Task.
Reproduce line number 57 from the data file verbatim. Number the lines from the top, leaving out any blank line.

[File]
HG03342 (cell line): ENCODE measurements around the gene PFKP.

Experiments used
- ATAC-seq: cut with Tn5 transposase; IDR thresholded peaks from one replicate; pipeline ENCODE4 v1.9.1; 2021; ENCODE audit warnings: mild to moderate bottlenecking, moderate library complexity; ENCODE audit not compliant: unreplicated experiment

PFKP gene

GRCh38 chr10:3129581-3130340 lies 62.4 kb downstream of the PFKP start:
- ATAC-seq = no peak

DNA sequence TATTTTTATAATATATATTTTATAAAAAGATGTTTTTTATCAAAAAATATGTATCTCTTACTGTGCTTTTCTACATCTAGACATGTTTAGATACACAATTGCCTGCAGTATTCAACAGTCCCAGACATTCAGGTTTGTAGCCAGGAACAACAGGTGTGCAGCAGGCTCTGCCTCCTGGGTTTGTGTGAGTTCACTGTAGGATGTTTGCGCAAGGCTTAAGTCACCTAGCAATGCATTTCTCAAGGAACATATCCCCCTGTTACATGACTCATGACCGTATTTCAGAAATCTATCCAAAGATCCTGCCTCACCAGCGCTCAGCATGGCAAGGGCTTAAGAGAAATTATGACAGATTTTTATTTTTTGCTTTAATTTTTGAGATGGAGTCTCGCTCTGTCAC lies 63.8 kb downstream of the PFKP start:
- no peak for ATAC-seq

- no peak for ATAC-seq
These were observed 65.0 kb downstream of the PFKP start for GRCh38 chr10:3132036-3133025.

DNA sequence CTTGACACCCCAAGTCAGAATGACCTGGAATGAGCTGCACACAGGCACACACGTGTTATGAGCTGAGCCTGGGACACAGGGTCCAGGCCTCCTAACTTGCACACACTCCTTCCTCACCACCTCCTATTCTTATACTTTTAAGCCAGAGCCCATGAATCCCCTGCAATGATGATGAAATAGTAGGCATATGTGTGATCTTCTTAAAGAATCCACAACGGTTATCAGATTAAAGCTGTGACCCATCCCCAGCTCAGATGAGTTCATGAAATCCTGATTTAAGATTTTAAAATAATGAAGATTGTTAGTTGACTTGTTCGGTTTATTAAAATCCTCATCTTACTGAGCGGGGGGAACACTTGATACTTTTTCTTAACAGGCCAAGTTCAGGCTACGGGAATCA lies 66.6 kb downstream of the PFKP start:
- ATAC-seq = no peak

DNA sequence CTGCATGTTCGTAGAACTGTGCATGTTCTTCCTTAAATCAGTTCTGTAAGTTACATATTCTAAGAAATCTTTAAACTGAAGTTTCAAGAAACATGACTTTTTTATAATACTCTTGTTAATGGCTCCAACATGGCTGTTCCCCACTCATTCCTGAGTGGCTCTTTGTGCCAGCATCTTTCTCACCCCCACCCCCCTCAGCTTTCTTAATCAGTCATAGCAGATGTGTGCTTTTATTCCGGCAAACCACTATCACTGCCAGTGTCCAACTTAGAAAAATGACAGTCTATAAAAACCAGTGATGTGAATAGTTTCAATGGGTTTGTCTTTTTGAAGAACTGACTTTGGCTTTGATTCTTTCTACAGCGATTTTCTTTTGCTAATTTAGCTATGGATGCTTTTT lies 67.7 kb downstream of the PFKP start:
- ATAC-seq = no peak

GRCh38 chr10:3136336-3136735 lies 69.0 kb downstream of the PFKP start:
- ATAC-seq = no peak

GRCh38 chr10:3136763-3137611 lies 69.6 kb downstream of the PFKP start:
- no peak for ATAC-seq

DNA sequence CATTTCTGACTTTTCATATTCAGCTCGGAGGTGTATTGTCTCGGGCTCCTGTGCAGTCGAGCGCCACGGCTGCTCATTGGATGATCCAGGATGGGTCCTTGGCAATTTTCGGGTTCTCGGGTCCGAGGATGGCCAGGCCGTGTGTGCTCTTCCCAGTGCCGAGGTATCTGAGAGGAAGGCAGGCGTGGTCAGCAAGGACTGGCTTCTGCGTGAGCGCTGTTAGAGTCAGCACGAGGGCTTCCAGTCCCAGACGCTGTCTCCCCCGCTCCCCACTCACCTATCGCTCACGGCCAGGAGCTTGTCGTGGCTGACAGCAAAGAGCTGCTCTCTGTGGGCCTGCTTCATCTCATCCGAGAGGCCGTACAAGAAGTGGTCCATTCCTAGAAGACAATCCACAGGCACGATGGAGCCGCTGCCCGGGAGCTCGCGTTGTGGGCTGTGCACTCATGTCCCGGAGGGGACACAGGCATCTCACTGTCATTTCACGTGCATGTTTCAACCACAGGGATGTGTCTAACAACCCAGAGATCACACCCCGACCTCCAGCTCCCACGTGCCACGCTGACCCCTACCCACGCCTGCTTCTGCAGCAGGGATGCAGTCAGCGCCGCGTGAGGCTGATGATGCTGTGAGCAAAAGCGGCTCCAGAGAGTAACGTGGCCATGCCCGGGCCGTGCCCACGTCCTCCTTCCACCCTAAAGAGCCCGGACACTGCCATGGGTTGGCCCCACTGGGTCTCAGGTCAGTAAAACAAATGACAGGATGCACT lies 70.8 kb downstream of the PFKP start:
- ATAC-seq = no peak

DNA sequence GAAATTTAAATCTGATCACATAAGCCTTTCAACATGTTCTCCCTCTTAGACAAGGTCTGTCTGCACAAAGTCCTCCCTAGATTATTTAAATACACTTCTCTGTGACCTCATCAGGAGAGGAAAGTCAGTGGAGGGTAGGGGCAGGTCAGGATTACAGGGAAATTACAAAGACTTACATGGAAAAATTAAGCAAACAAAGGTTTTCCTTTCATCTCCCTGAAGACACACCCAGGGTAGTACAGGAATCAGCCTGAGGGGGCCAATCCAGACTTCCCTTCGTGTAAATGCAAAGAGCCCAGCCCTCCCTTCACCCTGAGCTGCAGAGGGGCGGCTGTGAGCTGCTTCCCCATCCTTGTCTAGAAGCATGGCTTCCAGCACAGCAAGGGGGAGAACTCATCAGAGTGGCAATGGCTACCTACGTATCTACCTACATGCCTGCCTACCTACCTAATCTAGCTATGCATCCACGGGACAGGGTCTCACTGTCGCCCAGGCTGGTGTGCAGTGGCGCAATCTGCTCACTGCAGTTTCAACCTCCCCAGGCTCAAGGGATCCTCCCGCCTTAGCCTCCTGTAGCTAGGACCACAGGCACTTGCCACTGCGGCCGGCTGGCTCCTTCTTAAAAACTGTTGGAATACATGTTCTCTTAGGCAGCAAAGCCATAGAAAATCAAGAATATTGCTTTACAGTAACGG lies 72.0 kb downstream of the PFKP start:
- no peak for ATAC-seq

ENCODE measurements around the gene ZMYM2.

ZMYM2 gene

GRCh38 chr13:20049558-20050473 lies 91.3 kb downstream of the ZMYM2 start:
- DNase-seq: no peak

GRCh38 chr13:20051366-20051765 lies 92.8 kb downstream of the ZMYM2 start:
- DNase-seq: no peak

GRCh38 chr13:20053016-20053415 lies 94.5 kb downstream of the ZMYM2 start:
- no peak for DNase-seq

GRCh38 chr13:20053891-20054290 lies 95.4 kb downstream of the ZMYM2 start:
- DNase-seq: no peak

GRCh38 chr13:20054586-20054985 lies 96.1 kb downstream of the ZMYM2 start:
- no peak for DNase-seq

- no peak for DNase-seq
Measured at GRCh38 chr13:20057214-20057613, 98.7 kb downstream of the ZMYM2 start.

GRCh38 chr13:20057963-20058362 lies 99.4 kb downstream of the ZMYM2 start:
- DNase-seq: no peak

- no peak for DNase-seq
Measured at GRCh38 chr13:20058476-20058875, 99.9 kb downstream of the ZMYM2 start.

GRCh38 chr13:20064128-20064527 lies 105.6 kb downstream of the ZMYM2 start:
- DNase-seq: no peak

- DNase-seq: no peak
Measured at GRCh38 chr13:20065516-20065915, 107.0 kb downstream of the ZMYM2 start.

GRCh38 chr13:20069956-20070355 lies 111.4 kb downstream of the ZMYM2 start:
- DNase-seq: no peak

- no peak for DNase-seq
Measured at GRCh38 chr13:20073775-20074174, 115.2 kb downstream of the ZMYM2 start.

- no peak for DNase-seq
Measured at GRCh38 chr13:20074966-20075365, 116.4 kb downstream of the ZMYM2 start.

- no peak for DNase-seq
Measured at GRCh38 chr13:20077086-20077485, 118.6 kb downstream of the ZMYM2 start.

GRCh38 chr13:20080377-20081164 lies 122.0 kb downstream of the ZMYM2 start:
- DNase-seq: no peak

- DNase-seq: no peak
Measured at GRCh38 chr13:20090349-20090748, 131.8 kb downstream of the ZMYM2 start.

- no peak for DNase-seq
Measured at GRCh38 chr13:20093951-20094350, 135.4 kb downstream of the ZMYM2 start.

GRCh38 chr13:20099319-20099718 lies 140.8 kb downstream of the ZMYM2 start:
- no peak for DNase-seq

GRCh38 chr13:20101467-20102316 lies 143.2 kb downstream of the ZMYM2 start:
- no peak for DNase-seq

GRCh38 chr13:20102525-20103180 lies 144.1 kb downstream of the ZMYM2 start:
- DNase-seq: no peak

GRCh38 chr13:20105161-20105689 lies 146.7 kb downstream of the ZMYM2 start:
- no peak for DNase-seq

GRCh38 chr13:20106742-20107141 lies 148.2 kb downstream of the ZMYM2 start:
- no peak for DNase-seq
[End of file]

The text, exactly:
- no peak for DNase-seq